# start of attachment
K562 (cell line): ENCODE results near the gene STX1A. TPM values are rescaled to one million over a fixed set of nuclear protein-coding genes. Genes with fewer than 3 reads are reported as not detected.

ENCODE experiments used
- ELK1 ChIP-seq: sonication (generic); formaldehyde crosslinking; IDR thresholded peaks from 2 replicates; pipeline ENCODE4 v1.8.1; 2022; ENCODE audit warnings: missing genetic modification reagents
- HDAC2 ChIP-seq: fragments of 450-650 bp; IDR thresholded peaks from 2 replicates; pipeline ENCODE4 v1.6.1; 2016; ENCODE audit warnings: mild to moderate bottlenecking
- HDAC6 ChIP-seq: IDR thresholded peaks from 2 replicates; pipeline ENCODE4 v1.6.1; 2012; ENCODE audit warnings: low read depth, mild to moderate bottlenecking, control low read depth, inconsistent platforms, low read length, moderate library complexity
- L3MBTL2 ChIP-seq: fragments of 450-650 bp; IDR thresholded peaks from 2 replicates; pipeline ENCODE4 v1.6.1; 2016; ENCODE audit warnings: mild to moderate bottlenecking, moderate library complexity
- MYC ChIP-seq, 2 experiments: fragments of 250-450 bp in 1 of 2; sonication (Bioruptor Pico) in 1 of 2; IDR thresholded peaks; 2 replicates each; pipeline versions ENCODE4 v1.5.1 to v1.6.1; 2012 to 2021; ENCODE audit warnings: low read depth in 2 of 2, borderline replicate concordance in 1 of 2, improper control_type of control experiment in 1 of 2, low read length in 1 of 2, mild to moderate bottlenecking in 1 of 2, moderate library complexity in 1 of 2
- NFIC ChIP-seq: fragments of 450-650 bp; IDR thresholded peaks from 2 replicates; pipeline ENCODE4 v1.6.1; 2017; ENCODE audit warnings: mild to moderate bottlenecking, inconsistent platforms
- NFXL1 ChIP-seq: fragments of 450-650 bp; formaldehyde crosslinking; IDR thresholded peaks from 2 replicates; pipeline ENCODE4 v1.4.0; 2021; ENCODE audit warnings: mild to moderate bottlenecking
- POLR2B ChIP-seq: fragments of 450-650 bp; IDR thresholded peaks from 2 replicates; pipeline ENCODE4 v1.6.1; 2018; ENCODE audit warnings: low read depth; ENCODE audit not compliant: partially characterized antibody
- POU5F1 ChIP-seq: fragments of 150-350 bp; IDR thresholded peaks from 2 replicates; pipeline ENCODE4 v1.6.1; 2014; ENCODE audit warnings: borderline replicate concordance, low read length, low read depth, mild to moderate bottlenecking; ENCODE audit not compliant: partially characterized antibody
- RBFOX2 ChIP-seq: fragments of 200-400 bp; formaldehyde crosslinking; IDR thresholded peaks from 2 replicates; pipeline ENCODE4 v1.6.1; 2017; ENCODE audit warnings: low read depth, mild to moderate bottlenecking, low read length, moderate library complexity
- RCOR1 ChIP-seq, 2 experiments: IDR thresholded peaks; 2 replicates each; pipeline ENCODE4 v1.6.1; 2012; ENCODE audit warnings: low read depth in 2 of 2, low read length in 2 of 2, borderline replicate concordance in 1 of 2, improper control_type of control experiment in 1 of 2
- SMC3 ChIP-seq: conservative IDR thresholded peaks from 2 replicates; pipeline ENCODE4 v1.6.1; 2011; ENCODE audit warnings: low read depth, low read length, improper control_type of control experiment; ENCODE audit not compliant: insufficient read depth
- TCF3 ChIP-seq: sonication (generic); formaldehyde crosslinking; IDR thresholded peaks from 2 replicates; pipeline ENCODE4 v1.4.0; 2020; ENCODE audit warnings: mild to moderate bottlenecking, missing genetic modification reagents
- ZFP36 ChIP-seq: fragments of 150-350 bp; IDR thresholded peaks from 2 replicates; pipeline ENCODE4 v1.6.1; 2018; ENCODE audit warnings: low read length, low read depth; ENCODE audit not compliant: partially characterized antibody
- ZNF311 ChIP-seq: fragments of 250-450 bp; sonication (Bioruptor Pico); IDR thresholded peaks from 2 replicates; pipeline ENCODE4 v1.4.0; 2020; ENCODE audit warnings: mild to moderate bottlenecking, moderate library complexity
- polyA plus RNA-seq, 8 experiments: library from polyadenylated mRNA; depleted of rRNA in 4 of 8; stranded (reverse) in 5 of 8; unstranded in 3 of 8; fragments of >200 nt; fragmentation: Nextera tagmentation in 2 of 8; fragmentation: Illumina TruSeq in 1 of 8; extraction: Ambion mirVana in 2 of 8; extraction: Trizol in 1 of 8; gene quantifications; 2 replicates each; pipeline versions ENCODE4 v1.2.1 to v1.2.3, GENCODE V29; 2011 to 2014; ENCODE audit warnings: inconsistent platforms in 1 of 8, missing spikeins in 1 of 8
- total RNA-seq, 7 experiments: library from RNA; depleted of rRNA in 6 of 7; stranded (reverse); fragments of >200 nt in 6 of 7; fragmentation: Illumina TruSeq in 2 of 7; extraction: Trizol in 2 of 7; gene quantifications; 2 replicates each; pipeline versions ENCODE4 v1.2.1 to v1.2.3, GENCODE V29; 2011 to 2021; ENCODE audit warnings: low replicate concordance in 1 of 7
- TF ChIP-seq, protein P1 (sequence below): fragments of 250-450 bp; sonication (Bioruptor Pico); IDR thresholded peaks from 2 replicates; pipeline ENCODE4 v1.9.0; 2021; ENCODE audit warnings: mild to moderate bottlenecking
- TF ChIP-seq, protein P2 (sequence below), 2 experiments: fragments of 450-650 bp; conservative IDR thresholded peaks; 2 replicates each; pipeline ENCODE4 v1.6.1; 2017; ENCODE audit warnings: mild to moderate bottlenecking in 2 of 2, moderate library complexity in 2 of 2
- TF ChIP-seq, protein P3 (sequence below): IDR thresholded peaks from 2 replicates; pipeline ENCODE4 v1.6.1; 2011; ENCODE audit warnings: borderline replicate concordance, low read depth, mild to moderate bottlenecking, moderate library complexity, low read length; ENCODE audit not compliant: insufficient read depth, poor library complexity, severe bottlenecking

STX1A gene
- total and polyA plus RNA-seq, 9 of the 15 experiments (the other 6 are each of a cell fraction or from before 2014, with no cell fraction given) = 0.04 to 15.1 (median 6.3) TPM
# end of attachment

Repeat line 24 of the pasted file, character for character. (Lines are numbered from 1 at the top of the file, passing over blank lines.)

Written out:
- total and polyA plus RNA-seq, 9 of the 15 experiments (the other 6 are each of a cell fraction or from before 2014, with no cell fraction given) = 0.04 to 15.1 (median 6.3) TPM